This week I came very close to buying a greenhouse. I've been thinking about this since 1999 now and I've chickened out again. I've been waiting so long that now I think that only the best will do for me. I would love a Hartley 10x8 but they are stupidly expensive so I thought I would go for a Rhino as they seem really good and you can get all the staging etc and it would still be cheaper than a Hartley. But then I thought it would still be stupidly expensive for a greenhouse and the money would go quite a long way to a week in Venice in October on the train for the four of us which is what I'm hankering for as well.

A special treat to eat that is also good for you.

I thought you should all know about this. I have been including the following in the three lunchboxes I prepare each morning and it has met with a very favourable response. May I propose:

One square of best plain chocolate and four Brazil nuts. I recommend it for your elevenses.

Monday, May 08, 2006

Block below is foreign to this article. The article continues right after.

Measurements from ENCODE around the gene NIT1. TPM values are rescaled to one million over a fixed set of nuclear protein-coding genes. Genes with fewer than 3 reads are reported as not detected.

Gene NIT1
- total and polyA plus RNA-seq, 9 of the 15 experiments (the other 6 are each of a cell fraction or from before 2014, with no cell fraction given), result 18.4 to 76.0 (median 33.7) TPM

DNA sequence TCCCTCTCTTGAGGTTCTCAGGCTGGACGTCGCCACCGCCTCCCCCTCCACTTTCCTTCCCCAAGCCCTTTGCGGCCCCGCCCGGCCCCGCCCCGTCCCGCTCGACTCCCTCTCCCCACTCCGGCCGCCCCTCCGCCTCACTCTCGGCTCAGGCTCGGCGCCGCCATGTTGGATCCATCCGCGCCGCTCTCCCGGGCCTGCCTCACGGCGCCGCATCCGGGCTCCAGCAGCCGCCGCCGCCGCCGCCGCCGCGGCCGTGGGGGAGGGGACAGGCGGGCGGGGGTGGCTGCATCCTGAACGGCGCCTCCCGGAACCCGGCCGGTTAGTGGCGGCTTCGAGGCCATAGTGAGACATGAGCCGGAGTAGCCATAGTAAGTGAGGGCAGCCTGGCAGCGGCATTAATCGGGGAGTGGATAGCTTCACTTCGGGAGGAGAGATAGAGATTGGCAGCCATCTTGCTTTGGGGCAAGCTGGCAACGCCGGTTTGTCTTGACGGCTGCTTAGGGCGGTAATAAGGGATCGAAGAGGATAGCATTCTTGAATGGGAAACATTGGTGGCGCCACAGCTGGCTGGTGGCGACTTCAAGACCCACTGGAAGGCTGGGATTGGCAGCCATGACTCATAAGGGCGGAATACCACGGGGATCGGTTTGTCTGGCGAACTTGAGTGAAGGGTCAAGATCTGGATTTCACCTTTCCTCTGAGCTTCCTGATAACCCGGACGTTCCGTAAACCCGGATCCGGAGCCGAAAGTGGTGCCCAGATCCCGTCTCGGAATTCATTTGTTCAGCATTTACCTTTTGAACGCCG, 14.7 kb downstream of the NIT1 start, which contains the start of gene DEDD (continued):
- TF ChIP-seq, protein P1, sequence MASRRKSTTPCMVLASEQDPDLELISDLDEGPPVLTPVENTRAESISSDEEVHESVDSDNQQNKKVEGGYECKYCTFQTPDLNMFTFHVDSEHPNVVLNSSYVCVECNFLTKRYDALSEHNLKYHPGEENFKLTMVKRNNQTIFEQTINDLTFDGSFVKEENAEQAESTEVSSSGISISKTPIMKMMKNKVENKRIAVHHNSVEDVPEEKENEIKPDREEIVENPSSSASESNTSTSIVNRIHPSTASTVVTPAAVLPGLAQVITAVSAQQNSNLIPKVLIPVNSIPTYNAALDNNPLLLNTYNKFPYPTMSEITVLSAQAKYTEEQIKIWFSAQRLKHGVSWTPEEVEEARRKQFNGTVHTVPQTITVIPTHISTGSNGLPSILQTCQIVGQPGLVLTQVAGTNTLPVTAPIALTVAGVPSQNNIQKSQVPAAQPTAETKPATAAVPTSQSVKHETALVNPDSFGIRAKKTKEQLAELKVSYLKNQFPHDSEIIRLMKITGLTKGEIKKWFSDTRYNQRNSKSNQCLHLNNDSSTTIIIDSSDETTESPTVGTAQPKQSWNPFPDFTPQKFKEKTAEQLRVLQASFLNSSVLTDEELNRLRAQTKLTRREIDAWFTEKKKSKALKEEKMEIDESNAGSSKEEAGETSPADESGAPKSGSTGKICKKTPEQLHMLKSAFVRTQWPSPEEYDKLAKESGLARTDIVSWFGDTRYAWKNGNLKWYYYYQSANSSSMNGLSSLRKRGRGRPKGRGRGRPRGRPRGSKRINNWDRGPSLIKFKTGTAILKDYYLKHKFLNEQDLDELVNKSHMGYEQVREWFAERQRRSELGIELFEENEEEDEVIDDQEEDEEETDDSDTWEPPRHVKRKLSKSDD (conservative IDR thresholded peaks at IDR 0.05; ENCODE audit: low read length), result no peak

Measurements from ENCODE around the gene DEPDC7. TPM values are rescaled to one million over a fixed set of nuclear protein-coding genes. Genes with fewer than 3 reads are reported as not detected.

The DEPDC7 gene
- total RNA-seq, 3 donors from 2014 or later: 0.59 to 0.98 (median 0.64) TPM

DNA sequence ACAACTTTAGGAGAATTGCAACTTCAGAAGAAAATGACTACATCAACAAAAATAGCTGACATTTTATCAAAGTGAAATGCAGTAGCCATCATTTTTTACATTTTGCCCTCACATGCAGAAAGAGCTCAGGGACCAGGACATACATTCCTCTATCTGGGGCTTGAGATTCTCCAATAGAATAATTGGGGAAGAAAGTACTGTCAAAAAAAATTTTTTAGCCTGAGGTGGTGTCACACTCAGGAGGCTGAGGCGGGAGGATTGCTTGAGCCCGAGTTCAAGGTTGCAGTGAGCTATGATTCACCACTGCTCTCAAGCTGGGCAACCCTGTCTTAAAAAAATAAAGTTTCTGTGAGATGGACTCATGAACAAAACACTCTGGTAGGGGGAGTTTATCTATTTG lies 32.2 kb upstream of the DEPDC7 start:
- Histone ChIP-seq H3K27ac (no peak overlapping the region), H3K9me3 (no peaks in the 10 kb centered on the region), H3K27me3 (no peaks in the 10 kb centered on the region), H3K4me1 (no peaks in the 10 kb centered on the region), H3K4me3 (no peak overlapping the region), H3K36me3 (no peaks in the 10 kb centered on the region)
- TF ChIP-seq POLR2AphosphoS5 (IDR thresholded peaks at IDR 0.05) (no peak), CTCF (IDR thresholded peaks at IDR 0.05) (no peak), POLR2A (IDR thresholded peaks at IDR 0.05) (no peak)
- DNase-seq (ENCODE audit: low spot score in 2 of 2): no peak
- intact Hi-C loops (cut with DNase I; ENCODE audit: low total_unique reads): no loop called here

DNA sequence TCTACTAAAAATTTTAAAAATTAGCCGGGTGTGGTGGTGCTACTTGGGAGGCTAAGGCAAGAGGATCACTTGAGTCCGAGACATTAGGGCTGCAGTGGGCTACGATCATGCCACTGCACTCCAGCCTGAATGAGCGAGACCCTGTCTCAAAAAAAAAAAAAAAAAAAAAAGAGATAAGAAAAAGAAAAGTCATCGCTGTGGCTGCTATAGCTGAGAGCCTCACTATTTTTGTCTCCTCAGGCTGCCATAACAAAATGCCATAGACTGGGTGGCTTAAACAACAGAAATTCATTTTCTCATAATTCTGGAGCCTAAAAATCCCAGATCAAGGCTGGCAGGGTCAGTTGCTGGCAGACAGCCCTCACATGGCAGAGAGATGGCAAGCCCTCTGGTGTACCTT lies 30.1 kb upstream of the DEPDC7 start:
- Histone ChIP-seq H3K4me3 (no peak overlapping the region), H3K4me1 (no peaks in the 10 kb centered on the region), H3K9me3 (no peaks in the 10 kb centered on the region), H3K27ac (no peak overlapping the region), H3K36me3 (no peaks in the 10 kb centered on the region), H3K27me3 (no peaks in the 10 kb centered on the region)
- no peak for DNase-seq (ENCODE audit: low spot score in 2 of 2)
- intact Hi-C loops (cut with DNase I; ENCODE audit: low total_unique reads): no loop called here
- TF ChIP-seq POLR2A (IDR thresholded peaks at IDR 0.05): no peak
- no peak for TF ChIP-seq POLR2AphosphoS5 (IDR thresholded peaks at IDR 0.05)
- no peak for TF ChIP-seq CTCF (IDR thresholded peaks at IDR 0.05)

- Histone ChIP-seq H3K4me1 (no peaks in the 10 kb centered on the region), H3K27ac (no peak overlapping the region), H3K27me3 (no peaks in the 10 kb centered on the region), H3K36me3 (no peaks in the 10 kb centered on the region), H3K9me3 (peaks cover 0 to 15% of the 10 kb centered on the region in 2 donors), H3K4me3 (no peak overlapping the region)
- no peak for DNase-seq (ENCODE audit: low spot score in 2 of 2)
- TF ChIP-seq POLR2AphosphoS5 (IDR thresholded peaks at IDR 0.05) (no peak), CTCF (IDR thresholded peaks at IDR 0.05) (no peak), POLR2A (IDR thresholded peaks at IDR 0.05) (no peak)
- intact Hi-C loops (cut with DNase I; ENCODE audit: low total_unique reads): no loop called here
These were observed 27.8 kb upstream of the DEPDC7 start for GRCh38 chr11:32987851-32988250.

And the French for Bluebell is ...

In case you were wondering, I have consulted my dictionary and the translation is jacinthe des bois. Its Latin name is Scilla non-scripta and it is a member of the Lilly family.

Bluebell wood

We went for a walk in some nearby woods on Sunday to see the Bluebells. They are always something special and this year excelled themselves in their blue and perfumed beauty.

I had wrongly thought that the French for Bluebell is myosotis but that is actually the Forget-me-not. It always wrong-foots me because as a former medical secretary I immediately think of myositis - which is the word for "inflammation of muscle tissue which causes pain, tenderness and weakness". Not the same thing at all.

Monday, May 01, 2006

Logcabin weave finished article

I was pleased with my weaving here, although the wool is perhaps a bit itchy. I could imagine this fabric being more suitable for a cushion cover or curtains. So if I was to weave this scarf again I would use softer wool (I just used some oddments I had to hand) and I think I would put in a bit of colour at the ends. When I took it off the loom it looked quite nice with the blue header I had put in. Unfortunately I had already cut the threads when I had this thought. The header is supposed to be just for getting the tension regular and to weave past the Vs that occur at the beginning of weaving near the knots for the front stick.